Barbecue in the Lowcountry means pork, cooked slowly over smoldering wood. It’s man’s work, and it’s an all-night affair. Barbecue restaurants here are open, almost without exception, on Thursday, Friday, and Saturday, from about 11 o’clock in the morning until 9 in the evening—all you can eat. Unsauced meat—three shoulders to one ham—pulled from the bones, then roughly chopped, is eaten on sandwiches or piled high on a plate with white rice covered with “hash,” pickle slices, coleslaw, and fried skins. Huge pitchers of iced tea and loaves of white bread share the picnic-style tables with bottles of the traditional reddish sweet mustard-based sauce, as well as a spicy hot thin vinegar sauce. Banana pudding is offered to those who have room for dessert.
When barbecues are given al fresco, the whole hog is cooked over a pit dug in the host’s yard. Cinder blocks hold a grill, 4 by 6 feet, about a foot over the coals. The entire pit is covered by a hinged top. An upright 50-gallon drum, with both the top and bottom removed and a grate inserted a foot above the base, holds a roaring fire of green hickory and oak. As embers fall through the grate to the ground, they are removed by shovel to the pit. A split hog is hot-smoked over the coals for several hours, the men taking turns tending the fire and refilling “coozies” (the foam rubber holders for beer cans that keep beers cold and hands warm).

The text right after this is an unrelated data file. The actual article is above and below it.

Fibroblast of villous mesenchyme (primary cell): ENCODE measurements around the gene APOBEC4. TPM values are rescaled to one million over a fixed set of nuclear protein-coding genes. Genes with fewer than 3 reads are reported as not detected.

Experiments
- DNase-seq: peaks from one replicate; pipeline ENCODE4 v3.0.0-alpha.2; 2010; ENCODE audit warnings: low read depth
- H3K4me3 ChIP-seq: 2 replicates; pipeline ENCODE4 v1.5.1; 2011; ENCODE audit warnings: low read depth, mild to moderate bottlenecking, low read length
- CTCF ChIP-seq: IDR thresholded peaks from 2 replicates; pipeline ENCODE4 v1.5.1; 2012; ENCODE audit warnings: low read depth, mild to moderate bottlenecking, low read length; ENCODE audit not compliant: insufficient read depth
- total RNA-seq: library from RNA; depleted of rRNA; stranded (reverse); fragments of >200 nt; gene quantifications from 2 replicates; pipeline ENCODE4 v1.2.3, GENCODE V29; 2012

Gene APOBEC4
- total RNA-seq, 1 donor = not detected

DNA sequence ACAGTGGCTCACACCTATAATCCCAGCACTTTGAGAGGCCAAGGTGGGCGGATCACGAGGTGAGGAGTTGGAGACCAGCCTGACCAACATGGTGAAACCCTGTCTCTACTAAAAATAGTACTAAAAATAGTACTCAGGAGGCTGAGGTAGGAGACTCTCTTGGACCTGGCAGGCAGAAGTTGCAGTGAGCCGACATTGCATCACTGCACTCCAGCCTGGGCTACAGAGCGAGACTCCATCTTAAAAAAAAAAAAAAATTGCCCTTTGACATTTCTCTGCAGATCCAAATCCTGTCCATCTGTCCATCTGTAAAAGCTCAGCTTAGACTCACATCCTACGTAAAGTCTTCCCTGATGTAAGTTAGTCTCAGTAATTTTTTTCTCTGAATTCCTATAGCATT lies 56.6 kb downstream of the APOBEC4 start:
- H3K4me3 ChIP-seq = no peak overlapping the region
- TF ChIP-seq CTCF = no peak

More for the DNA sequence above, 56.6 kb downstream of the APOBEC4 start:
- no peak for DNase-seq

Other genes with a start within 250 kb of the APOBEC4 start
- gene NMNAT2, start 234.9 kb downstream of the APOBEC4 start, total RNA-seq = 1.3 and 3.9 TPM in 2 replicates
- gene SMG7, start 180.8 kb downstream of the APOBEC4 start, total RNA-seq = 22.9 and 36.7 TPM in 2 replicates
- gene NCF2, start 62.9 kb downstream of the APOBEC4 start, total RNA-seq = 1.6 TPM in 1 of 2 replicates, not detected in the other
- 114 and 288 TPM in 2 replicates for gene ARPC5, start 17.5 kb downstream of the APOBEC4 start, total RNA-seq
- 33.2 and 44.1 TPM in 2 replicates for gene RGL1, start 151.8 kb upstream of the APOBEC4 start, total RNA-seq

The hash too is cooked outside over a gas burner. Traditional hashes, sometimes called “liver hash,” contain a Boston butt (the shoulder), the hog’s head, several organ meats, and tomatoes, all cooked for a long time until the meat falls apart and the consistency of the sauce is uniform. Nowadays restaurant hash is likely to contain no hog’s head and certainly no organ meats. When invited to a barbecue, I offer to cook the hash. A shoulder, a head, and a liver are simmered in homemade tomato catsup to cover. When the meat begins to fall off the bones, I strain out the solids, then add the shredded, cooked meat of the shoulder to the sauce. It is awfully rich, but people love it over rice.
© 1992 All rights reserved. Published by UNC Press.